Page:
• A shared vision among health actors and partners about what’s needed to improve the quality of FP/SRH services: In Zambia, the Directorate of Quality Assurance and Quality Improvement and other health partners identified the need to develop a set of reproductive health indicators to track progress towards quality improvement. They then developed a scorecard which enabled them to identify SMART action plans to address the most important bottlenecks, which raised the country’s stewardship score from 33% in September 2019 to 91% in 2021.
  • Strengthened government ownership to implement strategies for quality improvement systems: As a result of the assessments, Ministries of Health have seen the need for nominated individuals to drive forward action plans and hold responsibility for improvements. For example, In Punjab province, Pakistan, we worked with the Population Welfare Department, which is responsible for delivering FP services, to establish a QI focal point position and supported this person to coordinate and oversee QI in the province. This included establishing a QI technical working group chaired by both the Population Welfare Department and the Department of Health, which contributed to driving the province’s stewardship score up by 44% over a two-year period.
  • Action based on data: The tool has provided a prompt to health management teams to systematically review and analyse data collected through the system and use it to inform their own plans and advocate for necessary resources to implement them. For example, in Busoga District Uganda, the tool spurred increased review of health facility supervision, which in turn informed various budget planning discussions and investment decisions.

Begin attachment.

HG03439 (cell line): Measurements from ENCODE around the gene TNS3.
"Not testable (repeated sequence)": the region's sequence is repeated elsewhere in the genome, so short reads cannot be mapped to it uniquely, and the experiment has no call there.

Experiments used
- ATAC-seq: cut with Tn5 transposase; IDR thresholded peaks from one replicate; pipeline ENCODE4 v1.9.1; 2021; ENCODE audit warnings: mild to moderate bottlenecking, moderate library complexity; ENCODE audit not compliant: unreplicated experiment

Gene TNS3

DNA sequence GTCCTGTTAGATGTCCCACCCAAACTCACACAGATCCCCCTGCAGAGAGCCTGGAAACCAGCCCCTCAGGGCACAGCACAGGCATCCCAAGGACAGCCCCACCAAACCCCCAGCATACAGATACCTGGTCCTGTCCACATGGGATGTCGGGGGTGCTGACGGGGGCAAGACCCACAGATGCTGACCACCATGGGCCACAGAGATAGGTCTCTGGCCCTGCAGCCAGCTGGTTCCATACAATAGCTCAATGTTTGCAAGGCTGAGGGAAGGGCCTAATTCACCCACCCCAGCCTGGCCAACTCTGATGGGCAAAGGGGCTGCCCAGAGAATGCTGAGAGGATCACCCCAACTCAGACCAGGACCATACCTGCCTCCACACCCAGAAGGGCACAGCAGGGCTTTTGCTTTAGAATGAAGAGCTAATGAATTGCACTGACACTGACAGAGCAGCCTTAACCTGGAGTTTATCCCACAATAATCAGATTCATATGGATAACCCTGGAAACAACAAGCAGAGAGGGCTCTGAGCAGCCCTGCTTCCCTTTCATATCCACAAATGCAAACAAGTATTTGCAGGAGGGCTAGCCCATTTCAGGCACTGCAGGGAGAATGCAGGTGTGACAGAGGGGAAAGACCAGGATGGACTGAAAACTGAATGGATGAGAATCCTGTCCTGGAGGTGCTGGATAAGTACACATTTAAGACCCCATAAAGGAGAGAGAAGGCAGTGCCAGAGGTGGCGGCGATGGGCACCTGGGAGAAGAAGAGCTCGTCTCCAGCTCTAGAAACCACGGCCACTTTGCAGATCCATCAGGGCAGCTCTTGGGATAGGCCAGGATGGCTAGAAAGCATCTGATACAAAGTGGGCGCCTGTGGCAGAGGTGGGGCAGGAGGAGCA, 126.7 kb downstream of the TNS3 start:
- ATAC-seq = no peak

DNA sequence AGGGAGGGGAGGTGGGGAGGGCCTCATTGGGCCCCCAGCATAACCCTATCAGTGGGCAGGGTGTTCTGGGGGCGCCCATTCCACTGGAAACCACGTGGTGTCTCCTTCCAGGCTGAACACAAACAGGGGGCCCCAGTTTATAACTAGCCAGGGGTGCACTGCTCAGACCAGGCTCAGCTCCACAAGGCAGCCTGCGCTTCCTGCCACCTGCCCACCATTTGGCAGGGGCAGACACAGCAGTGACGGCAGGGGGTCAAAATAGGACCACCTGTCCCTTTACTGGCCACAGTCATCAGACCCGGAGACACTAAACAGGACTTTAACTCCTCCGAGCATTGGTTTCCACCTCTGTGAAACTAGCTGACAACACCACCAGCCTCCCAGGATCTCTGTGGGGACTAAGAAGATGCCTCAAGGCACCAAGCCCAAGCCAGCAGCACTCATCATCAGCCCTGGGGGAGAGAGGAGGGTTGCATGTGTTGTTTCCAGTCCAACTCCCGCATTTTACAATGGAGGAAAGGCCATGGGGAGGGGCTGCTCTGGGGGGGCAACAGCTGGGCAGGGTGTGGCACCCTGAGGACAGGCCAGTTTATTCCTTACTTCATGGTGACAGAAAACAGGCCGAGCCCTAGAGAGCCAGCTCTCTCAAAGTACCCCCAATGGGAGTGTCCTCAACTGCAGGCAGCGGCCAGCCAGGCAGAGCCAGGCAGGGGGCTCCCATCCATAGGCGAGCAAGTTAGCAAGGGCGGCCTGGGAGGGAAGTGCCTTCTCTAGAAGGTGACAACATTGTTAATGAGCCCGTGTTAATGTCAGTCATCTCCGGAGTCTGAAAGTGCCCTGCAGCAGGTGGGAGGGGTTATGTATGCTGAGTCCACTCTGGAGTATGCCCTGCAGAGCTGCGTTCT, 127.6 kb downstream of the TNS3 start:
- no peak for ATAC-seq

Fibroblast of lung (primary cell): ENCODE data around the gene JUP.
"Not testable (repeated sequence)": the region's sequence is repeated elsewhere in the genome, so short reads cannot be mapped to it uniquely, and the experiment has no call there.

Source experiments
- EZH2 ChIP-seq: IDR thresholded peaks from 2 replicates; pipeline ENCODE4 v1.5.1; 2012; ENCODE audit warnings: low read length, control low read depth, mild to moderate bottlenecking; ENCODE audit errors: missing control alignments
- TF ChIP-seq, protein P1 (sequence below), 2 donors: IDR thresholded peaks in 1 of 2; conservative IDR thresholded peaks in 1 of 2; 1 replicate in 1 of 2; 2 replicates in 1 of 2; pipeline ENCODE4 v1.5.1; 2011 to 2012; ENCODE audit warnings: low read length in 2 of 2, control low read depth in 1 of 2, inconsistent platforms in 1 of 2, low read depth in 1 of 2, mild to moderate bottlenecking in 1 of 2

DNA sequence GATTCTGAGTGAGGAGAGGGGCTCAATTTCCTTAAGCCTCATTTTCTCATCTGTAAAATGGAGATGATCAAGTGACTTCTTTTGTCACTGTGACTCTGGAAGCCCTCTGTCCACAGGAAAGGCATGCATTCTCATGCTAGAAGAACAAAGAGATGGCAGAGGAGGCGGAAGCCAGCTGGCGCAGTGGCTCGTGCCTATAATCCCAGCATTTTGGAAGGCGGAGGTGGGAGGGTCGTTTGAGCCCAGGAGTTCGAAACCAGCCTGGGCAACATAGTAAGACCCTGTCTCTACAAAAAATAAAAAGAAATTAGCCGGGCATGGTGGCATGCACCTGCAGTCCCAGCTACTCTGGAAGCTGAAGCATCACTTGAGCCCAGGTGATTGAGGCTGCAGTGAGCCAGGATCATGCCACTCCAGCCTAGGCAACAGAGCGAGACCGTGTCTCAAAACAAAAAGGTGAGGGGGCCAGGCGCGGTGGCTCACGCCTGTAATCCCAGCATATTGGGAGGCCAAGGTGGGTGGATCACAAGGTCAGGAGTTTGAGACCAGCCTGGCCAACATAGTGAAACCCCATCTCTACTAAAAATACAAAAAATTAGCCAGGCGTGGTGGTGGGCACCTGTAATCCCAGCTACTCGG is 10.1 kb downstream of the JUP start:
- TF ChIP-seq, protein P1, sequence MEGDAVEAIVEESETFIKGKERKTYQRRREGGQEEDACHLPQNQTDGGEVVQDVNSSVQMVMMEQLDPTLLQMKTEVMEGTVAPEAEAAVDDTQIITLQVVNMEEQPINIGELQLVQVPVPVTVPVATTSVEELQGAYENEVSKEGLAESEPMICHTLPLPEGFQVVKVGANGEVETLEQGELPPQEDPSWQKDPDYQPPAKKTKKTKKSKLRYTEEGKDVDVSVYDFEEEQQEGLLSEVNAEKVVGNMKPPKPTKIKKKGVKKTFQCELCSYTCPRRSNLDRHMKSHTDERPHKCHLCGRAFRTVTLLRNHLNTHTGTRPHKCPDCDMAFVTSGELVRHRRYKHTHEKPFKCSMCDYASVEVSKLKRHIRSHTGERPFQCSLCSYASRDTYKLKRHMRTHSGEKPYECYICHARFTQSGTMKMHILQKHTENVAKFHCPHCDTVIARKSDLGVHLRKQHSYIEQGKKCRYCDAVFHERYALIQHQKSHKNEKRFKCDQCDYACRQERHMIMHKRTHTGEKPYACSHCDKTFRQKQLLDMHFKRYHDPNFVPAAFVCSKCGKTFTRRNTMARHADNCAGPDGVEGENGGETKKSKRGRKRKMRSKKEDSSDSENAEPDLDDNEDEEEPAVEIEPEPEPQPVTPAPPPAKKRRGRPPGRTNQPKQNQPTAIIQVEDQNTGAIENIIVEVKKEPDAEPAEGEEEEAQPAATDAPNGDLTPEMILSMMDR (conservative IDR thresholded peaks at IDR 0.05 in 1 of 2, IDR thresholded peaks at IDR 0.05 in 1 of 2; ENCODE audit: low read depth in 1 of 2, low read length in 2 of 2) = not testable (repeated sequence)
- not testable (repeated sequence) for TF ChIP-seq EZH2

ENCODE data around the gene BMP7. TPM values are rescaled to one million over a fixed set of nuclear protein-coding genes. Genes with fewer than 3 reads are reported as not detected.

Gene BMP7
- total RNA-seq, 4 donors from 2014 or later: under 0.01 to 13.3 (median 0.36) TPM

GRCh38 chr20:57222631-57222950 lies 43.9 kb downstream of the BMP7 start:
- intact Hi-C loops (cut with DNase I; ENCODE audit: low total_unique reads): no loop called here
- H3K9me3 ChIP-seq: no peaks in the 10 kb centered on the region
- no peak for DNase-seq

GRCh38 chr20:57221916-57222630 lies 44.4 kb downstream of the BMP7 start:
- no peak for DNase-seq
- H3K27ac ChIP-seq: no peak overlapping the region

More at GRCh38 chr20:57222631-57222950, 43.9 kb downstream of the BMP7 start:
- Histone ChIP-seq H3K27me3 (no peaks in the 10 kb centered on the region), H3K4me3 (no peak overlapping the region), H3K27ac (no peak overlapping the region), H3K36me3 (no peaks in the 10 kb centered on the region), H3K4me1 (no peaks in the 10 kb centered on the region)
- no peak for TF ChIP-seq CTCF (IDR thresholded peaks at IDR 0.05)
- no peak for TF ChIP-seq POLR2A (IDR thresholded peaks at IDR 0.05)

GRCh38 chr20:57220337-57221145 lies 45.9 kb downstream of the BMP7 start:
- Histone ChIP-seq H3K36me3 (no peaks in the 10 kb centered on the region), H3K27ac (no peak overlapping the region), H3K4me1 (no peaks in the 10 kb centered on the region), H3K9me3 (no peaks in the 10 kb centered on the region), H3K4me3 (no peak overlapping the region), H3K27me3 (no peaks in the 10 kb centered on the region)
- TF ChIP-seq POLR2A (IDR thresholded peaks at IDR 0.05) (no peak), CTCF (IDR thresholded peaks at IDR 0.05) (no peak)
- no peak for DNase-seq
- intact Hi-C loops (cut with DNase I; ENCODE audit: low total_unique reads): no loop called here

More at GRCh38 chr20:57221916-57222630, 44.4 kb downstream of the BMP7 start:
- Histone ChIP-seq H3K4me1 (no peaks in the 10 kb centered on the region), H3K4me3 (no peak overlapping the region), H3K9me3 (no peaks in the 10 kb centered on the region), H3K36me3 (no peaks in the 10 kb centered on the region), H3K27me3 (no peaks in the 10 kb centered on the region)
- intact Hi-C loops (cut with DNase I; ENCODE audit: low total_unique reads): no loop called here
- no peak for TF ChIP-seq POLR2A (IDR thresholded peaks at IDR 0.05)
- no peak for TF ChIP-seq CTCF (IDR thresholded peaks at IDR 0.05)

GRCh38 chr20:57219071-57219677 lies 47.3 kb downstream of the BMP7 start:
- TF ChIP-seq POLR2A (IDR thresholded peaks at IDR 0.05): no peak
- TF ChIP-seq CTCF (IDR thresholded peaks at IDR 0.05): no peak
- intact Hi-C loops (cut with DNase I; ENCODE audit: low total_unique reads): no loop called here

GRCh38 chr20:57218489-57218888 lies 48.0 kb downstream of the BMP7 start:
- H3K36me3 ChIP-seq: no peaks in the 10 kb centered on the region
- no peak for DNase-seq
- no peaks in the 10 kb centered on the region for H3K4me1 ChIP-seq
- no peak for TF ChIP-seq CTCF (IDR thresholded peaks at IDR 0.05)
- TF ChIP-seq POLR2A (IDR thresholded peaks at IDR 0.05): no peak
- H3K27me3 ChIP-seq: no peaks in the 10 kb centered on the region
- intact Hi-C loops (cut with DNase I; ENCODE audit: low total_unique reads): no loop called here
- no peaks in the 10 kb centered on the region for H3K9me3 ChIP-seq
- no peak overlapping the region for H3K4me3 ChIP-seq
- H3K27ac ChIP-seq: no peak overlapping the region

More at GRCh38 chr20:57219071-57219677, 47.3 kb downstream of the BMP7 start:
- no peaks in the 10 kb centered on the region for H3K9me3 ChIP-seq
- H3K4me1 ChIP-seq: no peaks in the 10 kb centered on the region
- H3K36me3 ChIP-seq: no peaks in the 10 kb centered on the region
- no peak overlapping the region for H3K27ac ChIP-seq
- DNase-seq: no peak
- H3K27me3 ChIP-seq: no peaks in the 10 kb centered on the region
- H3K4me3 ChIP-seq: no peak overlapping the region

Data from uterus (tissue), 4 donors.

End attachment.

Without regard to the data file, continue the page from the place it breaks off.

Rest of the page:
The success of the tool is achieved, in part, by bringing together different stakeholders, including national and sub-national governments, service providers and family planning and reproductive health partners to feedback on performance against key indicators. In populating the tool, stakeholders are invited to identify gaps and brainstorm solutions and action plans to address areas of weakness. The aggregated scores are then validated in a workshop and summarised in a scorecard that is accessible to all participants and can be used in future planning and evaluation exercises. The tool requires notes justifying scores, which supports transparency and consistency as staff turnover and new actors are invited to discussions. We are also exploring opportunities to validate this evidence-based tool with broader women’s health outcomes, particularly around access to and uptake of SRH/FP services.

As our understanding of systems and what drives forward transformational change improve, so too must the tool be adapted. For example, we are currently adapting the tool to focus on and measure equity more strongly. We invite those working in the SRH/FP space to use the tool with their own interventions, make adjustments and give feedback. Driving local leadership with tools like this can help develop and foster sustainable solutions to strengthening reproductive rights and meeting the contraceptive needs of women, an essential part of preventing unintended pregnancies and improving maternal health.